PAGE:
The author (Dr Motherby) of the article on ‘Hydrophobia’ extracted by the Lady’s Magazine recommended several prophylactic measures: these included immediate cautery of the bite wound, the application of a caustic substance to the wound or, preferably, excision (or amputation) of the wound site (LM, 38 [March 1807]: 156). Although Motherby offers no evidentiary basis for his recommendations they might well have worked. We must be careful here because not everyone bitten by an infectious animals contracts rabies (even in the absence of immediate action) and the risk of infection varies with the location of the bite, but well-regarded randomized controlled clinical trials from the 1960s demonstrated that immediate and thorough cleansing of the bite with soap (and some other substances) markedly reduces the risk of infection compared with controls [6], and thorough cleaning the wound is still the first of several steps in rabies prophylaxis. Dr Motherby goes on to state, that once symptoms appear, 2 grains (about 130 mg) of opium administered every 3 hours can relieve the symptoms but do ‘no more’. Other authors writing in the Lady’s Magazine were much more optimistic.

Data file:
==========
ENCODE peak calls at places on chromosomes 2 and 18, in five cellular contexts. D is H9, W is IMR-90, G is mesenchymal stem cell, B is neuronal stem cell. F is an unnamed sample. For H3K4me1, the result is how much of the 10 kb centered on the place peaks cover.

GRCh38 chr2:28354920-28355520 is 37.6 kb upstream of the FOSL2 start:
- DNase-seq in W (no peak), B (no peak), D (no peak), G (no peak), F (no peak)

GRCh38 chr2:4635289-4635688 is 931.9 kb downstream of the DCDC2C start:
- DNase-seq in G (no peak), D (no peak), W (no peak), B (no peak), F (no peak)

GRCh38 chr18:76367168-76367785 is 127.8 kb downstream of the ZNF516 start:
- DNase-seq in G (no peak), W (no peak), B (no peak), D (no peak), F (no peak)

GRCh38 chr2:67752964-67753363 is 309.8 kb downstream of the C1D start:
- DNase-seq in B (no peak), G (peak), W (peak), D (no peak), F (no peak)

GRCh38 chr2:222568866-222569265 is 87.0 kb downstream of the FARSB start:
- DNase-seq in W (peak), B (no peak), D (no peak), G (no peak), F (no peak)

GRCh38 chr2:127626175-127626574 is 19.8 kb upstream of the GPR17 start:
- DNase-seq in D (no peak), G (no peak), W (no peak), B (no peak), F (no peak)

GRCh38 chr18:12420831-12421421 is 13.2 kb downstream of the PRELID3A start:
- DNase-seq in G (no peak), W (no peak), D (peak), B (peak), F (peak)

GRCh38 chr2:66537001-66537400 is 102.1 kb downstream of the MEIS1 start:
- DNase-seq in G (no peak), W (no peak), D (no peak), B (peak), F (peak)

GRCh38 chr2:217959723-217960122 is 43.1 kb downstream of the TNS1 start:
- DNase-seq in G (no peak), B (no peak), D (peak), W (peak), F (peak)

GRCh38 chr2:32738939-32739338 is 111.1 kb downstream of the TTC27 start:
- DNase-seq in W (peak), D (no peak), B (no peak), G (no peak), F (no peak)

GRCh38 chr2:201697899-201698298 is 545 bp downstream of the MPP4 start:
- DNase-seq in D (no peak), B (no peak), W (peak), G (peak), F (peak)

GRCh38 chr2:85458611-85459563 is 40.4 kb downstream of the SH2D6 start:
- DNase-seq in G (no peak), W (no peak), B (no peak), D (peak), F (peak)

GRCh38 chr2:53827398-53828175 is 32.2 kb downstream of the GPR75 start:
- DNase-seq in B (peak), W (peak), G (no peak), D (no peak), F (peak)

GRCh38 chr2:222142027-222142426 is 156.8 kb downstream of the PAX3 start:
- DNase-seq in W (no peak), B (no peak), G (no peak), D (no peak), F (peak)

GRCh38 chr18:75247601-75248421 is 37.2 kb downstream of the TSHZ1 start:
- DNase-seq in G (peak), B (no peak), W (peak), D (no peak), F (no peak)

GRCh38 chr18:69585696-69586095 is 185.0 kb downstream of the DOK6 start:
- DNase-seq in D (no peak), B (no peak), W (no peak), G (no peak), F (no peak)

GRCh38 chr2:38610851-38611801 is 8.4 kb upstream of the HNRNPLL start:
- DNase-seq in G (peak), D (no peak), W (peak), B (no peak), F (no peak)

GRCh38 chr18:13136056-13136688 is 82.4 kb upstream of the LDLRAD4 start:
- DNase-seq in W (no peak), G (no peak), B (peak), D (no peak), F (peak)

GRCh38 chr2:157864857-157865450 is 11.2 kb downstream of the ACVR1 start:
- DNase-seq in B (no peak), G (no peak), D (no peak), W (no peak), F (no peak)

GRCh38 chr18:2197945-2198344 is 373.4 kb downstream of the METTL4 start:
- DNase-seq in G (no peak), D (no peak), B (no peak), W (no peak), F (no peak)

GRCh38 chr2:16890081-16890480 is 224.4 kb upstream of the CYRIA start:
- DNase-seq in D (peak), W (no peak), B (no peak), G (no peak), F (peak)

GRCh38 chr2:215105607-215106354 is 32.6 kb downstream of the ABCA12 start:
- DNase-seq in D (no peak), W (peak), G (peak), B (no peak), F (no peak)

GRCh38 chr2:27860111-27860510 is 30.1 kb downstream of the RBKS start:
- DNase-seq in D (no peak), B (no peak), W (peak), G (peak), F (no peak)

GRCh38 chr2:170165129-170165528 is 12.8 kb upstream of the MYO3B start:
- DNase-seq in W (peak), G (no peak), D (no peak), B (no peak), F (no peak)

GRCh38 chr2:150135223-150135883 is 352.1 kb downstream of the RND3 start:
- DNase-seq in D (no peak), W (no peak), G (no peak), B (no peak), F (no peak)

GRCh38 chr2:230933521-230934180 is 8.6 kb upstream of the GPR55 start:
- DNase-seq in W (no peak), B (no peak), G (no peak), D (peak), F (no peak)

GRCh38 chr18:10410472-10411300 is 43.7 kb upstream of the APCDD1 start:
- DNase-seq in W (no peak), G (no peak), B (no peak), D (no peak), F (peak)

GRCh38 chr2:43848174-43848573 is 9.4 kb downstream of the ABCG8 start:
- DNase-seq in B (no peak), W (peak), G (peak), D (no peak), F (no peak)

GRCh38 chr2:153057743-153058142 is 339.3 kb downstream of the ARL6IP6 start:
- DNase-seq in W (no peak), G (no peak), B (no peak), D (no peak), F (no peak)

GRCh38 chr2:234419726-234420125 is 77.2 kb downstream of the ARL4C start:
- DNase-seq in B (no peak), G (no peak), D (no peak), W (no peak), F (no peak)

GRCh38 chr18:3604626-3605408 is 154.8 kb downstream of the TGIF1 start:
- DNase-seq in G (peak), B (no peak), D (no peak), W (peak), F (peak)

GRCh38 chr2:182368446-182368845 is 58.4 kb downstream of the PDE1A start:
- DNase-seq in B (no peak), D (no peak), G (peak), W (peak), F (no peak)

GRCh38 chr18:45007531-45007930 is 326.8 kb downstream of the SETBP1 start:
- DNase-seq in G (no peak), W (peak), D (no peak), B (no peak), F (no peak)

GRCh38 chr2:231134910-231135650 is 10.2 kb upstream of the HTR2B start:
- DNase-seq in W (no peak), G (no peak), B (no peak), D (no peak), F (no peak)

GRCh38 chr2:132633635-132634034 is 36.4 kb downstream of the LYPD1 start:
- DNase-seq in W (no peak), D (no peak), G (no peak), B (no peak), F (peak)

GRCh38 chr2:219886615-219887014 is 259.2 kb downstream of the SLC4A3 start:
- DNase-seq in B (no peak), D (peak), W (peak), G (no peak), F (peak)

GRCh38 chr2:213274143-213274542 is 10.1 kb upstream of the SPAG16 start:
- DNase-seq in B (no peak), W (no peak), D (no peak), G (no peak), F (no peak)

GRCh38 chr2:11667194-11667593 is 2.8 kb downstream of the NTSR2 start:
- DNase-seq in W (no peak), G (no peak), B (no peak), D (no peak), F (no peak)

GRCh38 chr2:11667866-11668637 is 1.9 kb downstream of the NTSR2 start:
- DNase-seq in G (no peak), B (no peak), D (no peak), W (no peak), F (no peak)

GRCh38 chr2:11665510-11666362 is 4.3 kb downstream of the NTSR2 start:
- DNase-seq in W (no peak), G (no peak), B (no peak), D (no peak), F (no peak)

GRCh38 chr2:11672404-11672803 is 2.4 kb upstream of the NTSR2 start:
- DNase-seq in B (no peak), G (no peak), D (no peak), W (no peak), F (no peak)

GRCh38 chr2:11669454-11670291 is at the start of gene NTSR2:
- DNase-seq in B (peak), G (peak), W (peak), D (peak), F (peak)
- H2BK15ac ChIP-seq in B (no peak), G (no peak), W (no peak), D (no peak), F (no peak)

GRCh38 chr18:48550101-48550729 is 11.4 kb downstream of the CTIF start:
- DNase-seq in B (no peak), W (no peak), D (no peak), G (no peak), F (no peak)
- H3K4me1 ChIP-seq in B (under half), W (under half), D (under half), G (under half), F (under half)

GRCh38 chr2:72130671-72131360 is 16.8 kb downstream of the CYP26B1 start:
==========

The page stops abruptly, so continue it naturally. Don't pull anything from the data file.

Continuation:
In 1816, Dr Vogelsang (of Goerlitz, in Saxony) claimed to have cured Ms Joanna Rosina of Hydrophobia by bloodletting (LM, 17 [Jan 1816]: 29). Ms Rozina ‘aged 19, had been bitten by a yard dog in the foot … Four days afterwards she found herself unwell’. Dr Vogelsang, ‘opened a vein’ and took, in all, about 38 ounces (over a litre) of blood. Ms Rozina, not surprisingly, ‘fainted away’ but subsequently was ‘quite recovered’. There are at two things that tell us this was not rabies: first, the patient recovered, and, second, the incubation period of 4 days was less than half the accepted minimum incubation period for rabies in humans (Ms Rozina was also bitten in the foot which tends to result in longer incubation periods for human rabies). According to the US Centers for Disease Control, 15 to 20% of dog bite wounds become infected and at least 40 different pathogens have isolated from dog bite wounds. If the cause of Ms Rozina’s illness was an infected bite wound (plausible, but by no means certain) there are plenty of pathogens other than the rabies virus that are better candidates.